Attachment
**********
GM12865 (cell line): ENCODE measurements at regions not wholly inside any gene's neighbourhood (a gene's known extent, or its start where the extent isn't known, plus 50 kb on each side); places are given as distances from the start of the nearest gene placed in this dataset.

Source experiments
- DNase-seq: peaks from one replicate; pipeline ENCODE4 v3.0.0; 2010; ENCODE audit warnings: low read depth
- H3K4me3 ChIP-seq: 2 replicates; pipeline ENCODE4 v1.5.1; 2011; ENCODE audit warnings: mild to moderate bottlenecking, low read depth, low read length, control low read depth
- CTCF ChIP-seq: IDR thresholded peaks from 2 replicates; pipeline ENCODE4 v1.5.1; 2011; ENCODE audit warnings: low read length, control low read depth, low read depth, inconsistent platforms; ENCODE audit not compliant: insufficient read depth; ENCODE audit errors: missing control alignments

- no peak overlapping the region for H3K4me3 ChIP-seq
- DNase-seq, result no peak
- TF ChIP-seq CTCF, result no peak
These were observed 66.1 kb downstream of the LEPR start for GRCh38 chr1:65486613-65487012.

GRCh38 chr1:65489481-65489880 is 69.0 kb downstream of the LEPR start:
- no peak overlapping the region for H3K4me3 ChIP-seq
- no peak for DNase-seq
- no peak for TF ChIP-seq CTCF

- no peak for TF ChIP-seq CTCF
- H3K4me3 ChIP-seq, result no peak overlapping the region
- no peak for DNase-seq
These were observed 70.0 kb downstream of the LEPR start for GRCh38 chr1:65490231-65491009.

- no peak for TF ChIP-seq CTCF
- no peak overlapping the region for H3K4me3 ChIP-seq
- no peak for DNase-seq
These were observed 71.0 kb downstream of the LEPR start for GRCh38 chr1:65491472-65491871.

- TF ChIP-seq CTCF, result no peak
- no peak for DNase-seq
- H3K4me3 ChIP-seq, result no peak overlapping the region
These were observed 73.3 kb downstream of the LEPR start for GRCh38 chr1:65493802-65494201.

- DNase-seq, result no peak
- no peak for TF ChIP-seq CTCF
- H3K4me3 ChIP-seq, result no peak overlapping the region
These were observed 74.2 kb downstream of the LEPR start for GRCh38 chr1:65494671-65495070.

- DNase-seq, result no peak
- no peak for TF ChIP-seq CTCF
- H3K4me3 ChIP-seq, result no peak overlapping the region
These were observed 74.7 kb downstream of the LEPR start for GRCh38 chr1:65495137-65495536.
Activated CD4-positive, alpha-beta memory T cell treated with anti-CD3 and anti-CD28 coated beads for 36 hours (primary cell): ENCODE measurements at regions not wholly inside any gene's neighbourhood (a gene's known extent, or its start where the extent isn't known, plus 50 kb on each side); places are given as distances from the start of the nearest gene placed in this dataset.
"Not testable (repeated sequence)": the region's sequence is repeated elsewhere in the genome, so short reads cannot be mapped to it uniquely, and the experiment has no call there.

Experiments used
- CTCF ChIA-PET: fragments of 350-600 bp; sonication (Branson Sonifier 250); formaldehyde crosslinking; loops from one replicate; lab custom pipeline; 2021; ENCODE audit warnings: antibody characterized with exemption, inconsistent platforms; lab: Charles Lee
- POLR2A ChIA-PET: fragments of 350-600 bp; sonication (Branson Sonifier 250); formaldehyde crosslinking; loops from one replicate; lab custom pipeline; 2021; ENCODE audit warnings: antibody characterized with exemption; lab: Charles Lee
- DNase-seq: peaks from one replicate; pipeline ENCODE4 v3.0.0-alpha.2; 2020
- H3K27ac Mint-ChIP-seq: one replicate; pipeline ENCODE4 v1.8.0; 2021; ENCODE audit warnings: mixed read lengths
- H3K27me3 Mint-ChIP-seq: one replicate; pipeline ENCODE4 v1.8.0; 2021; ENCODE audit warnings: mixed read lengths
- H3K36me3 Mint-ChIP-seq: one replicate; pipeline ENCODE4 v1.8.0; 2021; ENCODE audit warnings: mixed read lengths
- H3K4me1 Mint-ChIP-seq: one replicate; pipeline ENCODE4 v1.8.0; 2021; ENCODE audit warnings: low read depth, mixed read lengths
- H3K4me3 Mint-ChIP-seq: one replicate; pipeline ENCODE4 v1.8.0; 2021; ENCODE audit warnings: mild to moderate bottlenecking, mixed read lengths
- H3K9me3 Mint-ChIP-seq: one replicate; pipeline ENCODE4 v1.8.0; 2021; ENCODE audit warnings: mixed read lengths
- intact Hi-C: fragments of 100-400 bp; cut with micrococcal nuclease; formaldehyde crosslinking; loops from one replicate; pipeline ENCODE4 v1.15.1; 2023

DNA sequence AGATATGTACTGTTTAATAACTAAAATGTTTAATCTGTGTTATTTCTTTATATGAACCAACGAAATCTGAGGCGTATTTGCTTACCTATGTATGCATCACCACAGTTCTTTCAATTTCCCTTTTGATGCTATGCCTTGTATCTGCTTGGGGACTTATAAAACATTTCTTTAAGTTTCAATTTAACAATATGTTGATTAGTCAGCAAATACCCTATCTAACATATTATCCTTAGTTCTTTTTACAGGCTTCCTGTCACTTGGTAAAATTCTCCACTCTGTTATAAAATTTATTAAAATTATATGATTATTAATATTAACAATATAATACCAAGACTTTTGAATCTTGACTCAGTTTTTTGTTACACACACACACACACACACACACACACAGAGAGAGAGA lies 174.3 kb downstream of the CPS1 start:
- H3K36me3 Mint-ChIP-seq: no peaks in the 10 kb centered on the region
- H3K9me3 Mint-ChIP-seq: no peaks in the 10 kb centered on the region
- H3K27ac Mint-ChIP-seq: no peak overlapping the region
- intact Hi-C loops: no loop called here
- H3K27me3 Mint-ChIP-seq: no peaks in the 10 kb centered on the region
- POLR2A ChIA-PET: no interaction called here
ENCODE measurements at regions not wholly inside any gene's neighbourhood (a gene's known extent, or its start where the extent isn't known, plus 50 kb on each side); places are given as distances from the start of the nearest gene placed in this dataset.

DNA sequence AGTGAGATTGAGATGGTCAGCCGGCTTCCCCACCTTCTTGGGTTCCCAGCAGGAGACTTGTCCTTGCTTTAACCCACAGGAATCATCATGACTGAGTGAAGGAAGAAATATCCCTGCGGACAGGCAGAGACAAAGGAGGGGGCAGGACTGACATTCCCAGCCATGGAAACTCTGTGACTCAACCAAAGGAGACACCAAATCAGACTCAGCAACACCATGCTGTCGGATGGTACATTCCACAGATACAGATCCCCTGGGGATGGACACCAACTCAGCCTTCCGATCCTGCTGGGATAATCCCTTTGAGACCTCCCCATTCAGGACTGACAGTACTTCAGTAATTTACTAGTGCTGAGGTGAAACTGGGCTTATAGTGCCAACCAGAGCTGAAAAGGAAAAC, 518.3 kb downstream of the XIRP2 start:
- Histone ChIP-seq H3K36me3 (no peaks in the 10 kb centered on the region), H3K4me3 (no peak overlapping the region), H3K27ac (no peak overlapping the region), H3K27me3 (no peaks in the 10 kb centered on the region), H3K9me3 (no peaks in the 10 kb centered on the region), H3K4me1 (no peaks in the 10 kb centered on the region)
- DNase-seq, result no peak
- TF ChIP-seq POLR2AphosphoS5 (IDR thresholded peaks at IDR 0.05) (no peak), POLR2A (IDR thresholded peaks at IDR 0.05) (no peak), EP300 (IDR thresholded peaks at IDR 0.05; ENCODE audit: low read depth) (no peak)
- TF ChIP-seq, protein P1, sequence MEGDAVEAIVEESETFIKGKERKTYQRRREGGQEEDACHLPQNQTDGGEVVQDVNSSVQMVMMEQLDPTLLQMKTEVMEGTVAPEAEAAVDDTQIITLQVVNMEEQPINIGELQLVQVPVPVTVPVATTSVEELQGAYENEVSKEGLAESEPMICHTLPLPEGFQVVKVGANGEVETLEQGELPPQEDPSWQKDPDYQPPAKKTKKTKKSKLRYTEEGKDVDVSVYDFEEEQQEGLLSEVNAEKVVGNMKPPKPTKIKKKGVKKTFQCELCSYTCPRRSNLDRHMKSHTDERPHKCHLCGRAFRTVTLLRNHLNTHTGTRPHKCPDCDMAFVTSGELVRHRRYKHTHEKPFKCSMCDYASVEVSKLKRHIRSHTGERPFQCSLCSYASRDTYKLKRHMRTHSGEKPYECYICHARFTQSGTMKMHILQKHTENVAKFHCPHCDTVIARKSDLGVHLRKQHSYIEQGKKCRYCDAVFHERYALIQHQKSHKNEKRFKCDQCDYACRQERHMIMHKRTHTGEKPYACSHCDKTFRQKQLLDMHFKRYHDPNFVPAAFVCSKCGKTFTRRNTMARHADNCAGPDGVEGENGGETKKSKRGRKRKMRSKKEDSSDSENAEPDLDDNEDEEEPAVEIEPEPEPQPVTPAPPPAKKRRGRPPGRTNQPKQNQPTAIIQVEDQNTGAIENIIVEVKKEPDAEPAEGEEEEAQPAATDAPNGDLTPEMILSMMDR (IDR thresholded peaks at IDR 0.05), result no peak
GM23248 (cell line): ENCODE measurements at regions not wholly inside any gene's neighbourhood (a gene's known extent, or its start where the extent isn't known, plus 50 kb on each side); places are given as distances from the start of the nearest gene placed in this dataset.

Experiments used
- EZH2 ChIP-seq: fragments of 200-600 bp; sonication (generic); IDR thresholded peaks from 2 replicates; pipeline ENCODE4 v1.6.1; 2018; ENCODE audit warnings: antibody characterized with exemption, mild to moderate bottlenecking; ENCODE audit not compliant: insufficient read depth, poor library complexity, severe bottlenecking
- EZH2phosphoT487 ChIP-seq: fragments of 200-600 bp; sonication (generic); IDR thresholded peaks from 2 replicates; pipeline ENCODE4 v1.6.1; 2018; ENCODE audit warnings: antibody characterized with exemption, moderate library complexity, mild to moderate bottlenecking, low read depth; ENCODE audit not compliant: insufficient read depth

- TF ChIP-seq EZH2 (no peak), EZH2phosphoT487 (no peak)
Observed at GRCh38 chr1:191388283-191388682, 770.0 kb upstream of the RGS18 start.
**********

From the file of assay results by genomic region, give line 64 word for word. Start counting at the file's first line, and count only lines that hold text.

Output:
- TF ChIP-seq EZH2 (no peak), EZH2phosphoT487 (no peak)